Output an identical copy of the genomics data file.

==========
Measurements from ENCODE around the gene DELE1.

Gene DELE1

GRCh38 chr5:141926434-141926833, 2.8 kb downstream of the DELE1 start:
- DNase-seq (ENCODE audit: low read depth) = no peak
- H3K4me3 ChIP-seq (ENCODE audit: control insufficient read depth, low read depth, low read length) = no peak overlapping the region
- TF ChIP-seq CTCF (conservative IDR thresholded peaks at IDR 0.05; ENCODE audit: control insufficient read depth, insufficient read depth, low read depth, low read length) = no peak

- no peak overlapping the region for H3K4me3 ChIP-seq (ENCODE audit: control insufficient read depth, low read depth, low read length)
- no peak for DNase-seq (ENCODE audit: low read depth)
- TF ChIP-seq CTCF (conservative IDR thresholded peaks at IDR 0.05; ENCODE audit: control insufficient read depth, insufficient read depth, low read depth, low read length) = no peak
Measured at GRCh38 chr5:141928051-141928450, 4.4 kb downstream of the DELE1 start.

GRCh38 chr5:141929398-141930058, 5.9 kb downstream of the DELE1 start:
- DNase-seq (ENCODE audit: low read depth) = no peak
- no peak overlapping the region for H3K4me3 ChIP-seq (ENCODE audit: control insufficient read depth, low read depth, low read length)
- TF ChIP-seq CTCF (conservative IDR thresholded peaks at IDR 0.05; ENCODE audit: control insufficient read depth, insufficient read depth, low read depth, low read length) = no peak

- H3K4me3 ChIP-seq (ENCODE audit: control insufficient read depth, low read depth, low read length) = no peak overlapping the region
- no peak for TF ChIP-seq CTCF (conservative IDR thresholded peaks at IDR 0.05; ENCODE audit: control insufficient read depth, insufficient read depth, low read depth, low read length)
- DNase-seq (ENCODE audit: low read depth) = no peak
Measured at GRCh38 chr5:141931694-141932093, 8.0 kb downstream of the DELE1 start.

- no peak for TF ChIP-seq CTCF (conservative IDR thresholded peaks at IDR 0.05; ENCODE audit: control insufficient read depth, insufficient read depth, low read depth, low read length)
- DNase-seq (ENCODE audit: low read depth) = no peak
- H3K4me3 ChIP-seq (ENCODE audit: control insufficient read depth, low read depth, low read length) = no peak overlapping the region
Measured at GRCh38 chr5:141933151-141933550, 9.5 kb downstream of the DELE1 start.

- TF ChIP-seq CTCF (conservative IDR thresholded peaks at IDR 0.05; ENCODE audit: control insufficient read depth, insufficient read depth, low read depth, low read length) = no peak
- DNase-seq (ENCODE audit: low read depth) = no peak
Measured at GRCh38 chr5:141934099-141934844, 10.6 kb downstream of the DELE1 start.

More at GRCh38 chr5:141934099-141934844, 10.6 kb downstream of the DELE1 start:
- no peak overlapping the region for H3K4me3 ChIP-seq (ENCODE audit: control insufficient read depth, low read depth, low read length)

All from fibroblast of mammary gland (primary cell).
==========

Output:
Measurements from ENCODE around the gene DELE1.

Gene DELE1

GRCh38 chr5:141926434-141926833, 2.8 kb downstream of the DELE1 start:
- DNase-seq (ENCODE audit: low read depth) = no peak
- H3K4me3 ChIP-seq (ENCODE audit: control insufficient read depth, low read depth, low read length) = no peak overlapping the region
- TF ChIP-seq CTCF (conservative IDR thresholded peaks at IDR 0.05; ENCODE audit: control insufficient read depth, insufficient read depth, low read depth, low read length) = no peak

- no peak overlapping the region for H3K4me3 ChIP-seq (ENCODE audit: control insufficient read depth, low read depth, low read length)
- no peak for DNase-seq (ENCODE audit: low read depth)
- TF ChIP-seq CTCF (conservative IDR thresholded peaks at IDR 0.05; ENCODE audit: control insufficient read depth, insufficient read depth, low read depth, low read length) = no peak
Measured at GRCh38 chr5:141928051-141928450, 4.4 kb downstream of the DELE1 start.

GRCh38 chr5:141929398-141930058, 5.9 kb downstream of the DELE1 start:
- DNase-seq (ENCODE audit: low read depth) = no peak
- no peak overlapping the region for H3K4me3 ChIP-seq (ENCODE audit: control insufficient read depth, low read depth, low read length)
- TF ChIP-seq CTCF (conservative IDR thresholded peaks at IDR 0.05; ENCODE audit: control insufficient read depth, insufficient read depth, low read depth, low read length) = no peak

- H3K4me3 ChIP-seq (ENCODE audit: control insufficient read depth, low read depth, low read length) = no peak overlapping the region
- no peak for TF ChIP-seq CTCF (conservative IDR thresholded peaks at IDR 0.05; ENCODE audit: control insufficient read depth, insufficient read depth, low read depth, low read length)
- DNase-seq (ENCODE audit: low read depth) = no peak
Measured at GRCh38 chr5:141931694-141932093, 8.0 kb downstream of the DELE1 start.

- no peak for TF ChIP-seq CTCF (conservative IDR thresholded peaks at IDR 0.05; ENCODE audit: control insufficient read depth, insufficient read depth, low read depth, low read length)
- DNase-seq (ENCODE audit: low read depth) = no peak
- H3K4me3 ChIP-seq (ENCODE audit: control insufficient read depth, low read depth, low read length) = no peak overlapping the region
Measured at GRCh38 chr5:141933151-141933550, 9.5 kb downstream of the DELE1 start.

- TF ChIP-seq CTCF (conservative IDR thresholded peaks at IDR 0.05; ENCODE audit: control insufficient read depth, insufficient read depth, low read depth, low read length) = no peak
- DNase-seq (ENCODE audit: low read depth) = no peak
Measured at GRCh38 chr5:141934099-141934844, 10.6 kb downstream of the DELE1 start.

More at GRCh38 chr5:141934099-141934844, 10.6 kb downstream of the DELE1 start:
- no peak overlapping the region for H3K4me3 ChIP-seq (ENCODE audit: control insufficient read depth, low read depth, low read length)

All from fibroblast of mammary gland (primary cell).